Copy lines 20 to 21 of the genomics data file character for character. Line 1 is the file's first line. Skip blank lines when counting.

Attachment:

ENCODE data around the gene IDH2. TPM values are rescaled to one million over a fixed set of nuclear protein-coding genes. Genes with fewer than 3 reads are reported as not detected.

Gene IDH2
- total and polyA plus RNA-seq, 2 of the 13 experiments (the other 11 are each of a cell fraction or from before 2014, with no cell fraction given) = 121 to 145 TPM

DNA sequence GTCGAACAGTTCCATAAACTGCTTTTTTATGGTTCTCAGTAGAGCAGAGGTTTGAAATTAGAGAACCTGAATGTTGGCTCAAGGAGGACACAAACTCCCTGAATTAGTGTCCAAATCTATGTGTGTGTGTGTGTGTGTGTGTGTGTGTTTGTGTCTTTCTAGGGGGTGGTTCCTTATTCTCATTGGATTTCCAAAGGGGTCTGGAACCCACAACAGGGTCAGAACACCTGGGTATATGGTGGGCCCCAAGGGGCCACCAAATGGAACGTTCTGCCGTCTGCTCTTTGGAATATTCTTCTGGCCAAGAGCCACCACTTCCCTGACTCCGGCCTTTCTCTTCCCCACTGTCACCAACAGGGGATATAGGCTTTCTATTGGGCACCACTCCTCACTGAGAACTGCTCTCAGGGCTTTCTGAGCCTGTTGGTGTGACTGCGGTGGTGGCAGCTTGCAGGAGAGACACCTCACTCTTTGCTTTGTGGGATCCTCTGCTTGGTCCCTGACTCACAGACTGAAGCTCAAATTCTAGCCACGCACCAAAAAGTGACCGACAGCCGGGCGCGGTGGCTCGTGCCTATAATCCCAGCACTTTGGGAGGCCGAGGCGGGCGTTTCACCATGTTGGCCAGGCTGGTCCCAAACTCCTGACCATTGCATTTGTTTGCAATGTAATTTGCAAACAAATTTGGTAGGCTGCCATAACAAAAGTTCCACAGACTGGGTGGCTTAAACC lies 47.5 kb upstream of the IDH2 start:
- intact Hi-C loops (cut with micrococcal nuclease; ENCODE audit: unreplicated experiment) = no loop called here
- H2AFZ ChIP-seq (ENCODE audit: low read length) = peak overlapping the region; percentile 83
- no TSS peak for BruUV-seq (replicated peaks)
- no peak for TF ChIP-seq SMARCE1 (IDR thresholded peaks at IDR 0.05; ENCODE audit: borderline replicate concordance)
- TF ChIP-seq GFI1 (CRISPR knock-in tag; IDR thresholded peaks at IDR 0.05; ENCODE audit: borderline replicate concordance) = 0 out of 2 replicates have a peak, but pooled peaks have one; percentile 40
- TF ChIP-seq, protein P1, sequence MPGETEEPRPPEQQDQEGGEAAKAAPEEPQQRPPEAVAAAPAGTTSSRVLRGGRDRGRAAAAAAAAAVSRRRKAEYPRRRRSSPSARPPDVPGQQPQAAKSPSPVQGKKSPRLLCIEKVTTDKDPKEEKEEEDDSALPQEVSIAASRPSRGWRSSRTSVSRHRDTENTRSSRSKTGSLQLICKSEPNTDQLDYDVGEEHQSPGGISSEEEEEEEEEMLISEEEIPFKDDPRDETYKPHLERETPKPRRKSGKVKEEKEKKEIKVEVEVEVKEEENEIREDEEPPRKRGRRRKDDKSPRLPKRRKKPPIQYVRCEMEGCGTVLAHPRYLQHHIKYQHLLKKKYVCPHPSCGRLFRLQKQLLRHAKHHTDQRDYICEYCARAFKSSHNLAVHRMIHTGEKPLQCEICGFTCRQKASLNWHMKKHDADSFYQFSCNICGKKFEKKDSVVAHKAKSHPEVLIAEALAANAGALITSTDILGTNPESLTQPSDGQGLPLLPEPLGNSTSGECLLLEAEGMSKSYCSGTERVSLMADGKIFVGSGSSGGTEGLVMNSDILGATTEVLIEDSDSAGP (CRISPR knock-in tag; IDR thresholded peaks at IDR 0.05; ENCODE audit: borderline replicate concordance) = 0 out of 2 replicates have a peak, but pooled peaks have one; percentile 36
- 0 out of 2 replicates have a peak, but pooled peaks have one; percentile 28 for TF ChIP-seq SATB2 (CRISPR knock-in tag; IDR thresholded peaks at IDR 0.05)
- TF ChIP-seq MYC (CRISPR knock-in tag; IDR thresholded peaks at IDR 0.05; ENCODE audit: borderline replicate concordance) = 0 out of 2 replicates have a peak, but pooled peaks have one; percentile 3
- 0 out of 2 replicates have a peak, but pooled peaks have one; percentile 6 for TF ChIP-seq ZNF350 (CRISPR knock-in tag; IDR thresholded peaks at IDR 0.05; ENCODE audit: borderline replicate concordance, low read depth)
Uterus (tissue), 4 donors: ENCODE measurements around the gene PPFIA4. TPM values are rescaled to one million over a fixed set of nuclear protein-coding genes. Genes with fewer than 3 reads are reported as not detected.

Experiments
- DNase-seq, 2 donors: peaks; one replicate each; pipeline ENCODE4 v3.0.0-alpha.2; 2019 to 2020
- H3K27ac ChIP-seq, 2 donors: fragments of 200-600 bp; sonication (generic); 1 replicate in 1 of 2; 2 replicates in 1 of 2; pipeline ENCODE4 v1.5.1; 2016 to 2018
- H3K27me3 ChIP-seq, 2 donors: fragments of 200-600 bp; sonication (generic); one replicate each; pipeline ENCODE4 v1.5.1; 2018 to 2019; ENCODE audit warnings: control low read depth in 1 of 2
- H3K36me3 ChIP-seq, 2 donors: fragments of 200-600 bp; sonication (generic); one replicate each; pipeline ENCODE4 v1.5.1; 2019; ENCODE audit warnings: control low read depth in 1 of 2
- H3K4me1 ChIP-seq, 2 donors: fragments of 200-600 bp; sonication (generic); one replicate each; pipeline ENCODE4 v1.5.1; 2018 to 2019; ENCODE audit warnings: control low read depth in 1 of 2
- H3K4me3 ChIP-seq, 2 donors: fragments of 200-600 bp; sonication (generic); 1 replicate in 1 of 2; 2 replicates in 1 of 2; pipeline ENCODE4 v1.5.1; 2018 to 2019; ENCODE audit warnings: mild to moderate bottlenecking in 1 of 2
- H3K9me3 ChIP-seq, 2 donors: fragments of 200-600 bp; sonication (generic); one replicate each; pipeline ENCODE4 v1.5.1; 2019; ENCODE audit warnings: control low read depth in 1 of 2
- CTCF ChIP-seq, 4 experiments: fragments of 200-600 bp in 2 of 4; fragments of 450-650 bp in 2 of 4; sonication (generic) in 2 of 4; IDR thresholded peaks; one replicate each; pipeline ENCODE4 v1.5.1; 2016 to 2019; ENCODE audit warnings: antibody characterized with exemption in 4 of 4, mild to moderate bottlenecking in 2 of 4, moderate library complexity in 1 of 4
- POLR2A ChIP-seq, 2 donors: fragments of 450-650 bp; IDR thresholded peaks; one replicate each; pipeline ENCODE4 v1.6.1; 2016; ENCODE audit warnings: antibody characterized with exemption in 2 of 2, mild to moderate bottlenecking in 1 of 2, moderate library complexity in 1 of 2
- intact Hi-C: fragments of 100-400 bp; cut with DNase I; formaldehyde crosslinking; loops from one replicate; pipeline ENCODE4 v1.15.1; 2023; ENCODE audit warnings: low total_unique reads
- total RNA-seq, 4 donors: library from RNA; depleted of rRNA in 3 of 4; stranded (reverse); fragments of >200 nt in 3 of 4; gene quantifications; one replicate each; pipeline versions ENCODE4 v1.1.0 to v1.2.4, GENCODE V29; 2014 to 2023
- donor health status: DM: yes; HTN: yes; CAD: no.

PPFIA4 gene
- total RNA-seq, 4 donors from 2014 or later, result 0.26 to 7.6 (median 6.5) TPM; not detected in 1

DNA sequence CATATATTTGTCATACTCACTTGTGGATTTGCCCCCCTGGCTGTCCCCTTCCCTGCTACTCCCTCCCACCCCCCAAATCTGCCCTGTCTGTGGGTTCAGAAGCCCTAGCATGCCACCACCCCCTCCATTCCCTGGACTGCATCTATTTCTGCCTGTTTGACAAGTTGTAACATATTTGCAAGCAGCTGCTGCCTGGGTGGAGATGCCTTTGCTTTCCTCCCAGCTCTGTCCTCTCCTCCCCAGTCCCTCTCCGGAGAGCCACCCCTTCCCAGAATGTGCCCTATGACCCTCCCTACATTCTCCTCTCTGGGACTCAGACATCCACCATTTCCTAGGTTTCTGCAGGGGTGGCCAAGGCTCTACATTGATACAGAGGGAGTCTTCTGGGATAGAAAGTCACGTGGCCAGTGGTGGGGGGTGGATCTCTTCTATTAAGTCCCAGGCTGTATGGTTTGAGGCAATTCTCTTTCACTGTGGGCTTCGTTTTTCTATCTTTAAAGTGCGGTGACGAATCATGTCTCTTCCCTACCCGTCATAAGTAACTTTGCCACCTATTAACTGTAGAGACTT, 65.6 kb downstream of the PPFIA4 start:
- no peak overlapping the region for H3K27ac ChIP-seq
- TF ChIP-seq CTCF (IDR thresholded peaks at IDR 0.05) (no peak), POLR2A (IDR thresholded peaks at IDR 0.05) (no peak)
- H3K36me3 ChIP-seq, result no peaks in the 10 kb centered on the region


- H3K4me1 ChIP-seq, 2 donors: fragments of 200-600 bp; sonication (generic); one replicate each; pipeline ENCODE4 v1.5.1; 2018 to 2019; ENCODE audit warnings: control low read depth in 1 of 2
- H3K4me3 ChIP-seq, 2 donors: fragments of 200-600 bp; sonication (generic); 1 replicate in 1 of 2; 2 replicates in 1 of 2; pipeline ENCODE4 v1.5.1; 2018 to 2019; ENCODE audit warnings: mild to moderate bottlenecking in 1 of 2